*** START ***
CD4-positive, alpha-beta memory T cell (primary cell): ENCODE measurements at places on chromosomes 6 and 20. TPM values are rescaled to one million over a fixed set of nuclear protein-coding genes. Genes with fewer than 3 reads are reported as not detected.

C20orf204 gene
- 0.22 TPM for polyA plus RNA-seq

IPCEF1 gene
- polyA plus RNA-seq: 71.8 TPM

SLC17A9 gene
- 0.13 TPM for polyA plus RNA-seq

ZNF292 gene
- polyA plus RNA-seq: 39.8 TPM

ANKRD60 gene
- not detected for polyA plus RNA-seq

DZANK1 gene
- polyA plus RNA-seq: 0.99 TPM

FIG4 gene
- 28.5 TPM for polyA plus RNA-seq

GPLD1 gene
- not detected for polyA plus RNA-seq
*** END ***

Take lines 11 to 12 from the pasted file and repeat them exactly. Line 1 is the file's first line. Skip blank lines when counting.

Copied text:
- not detected for polyA plus RNA-seq

DZANK1 gene